Upon the Earth the petals were laid,
Assured that the sun would never fade,
They danced across the stage of life,
Free from hardship and all strife.

The stem of the rose which lay far away,
Sank into a river where t'would stay,
The petals, however, did live on,
Their sanguine appearance brought color to each dawn.
(August 2008)

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She Woke Up with a Start

By Charlotte, 14, Llanharry, Cardiff, Wales

She woke up with a start. Then it all came back to her, the terror and fear, but also the wonder and joy, of the dream she had just had. She didn't think she'd ever had a dream that long, or that complex. But she was glad it was just a dream. Or was she? Sure, sometimes it had been terrifying, once she even - hold on, what was it again? That part seemed kind of misty.

It felt like years since she had last gone to sleep. But then again, that's what it always felt like when she argued with her brother. Oh well, she could go to sleep now. Her mum came in with hot chocolate, kissed her on the forehead, and went out of the room. The hot chocolate helped her to feel even sleepier. She drifted off into a silent slumber.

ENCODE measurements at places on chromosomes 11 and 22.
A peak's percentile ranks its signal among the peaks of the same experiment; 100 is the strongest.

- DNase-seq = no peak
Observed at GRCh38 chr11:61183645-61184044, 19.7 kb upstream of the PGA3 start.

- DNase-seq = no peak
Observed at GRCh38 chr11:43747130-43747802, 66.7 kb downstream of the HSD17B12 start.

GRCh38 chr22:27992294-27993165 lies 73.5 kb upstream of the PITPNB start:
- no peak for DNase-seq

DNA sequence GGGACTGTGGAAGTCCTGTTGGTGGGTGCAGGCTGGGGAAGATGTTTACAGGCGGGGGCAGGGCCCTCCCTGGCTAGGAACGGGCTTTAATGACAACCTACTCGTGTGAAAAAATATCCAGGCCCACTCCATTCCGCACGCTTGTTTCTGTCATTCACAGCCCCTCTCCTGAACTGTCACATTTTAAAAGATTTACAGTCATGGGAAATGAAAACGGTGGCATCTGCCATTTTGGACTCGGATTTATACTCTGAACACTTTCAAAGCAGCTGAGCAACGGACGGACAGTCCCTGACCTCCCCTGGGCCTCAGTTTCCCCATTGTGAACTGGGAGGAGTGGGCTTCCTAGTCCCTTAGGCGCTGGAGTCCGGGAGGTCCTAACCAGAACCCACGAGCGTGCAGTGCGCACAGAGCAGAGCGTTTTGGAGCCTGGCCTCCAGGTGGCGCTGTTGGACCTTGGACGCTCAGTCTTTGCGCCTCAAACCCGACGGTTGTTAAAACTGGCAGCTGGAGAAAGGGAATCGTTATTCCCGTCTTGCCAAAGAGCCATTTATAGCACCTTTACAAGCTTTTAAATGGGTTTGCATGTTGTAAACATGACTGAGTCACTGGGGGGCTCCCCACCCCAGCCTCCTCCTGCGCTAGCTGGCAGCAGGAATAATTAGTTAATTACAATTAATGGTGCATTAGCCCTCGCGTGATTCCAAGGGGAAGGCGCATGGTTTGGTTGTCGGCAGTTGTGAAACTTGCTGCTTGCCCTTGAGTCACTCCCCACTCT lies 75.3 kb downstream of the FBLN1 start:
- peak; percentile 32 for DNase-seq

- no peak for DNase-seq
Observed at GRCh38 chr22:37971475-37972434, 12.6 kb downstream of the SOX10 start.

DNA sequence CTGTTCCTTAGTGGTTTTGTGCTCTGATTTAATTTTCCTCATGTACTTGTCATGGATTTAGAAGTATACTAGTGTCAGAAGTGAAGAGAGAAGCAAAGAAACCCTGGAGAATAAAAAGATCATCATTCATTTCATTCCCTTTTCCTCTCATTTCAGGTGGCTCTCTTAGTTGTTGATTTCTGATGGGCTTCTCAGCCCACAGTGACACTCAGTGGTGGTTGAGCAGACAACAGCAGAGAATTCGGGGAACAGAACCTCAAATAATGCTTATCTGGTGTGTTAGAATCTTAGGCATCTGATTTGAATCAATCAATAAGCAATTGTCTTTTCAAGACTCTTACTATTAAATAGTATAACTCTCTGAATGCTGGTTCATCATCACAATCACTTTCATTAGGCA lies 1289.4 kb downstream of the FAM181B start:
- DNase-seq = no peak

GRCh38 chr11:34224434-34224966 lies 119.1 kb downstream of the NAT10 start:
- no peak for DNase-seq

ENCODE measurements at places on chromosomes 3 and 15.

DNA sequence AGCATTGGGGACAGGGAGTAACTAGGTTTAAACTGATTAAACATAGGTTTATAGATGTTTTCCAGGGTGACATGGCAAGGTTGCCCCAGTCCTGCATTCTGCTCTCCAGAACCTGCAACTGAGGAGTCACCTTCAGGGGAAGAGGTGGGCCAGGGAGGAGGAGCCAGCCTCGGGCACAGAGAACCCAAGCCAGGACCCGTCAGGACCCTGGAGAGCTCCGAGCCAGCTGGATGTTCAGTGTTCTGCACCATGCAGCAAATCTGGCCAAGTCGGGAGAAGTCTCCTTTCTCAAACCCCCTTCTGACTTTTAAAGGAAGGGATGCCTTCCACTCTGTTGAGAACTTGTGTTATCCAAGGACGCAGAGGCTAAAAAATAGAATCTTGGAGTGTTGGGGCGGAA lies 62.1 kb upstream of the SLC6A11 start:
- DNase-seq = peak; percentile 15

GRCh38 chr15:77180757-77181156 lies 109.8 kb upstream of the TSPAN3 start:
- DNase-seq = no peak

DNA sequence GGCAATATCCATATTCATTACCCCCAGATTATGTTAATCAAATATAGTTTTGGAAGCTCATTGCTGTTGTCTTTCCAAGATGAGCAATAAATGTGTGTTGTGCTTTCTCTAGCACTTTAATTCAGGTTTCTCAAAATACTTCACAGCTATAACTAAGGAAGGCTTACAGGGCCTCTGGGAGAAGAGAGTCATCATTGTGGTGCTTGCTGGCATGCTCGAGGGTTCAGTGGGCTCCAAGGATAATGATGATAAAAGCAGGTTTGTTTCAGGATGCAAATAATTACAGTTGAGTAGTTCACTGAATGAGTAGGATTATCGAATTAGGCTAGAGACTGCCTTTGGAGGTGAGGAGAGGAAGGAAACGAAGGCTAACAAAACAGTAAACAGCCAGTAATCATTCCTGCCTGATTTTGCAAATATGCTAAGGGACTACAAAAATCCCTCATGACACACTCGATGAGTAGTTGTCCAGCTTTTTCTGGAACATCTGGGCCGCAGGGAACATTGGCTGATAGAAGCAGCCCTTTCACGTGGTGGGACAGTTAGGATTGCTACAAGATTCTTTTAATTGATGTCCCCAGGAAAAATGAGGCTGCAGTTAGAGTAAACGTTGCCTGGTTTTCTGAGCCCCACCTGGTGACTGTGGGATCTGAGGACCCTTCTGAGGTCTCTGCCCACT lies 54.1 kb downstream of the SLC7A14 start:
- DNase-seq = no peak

She woke up with a start.

'Hey,' she thought, 'where am I?'

She sat up, and her bed seemed to wobble a little.

'What the hell?'

Sally seemed to be in the middle of the sea.

'I bet this is Gerard's doing,' she thought for a second.

She blamed everything on Gerard. A white, sandy beach with glorious palm trees beamed out not too far ahead. Then she looked down. She hadn't realised until that moment that she was soaking wet. And there was her mattress, right beneath her, right where it should be. But there was no bed, no duvet covers, nothing.

'Well,' she thought, 'If I'm going to survive, it's only going to be by paddling.'

Sally started paddling with her hands. Somehow, she seemed to move forward, but the beach right ahead of her got greyer and more miserable looking, and further away, the closer she got. She paddled and she paddled, but it still didn't do anything. She was starting to get really anxious as the black, drooping palm trees disappeared, just like that, POP!, when she crashed into an island. Now this really confused her. There hadn't been an island there before, had there?

It was the most miserable looking island she had ever seen. It was about the size of her living room at home, and formed of wet, grey sand and pebbles. Sally was only wearing her knickers and t-shirt, (even though somehow she was stifling hot,) and the pebbles scratched her feet. She peered at the beach, dull and grey, through the piddling rain, Rain? There wasn't any rain a second ago! she thought, and miraculously a strong lifeguard was whizzing towards her on a boat. But, hold on, it was getting slower and slower, and as it reached her, the lifeguard was a 3 year old boy on a giant rubber duck. The boy smiled at her, and patted the duck space behind his back, a gesture to signal that she was to get on. At least climbing on was easy. The duck slowly, slowly, started to drift towards the beach.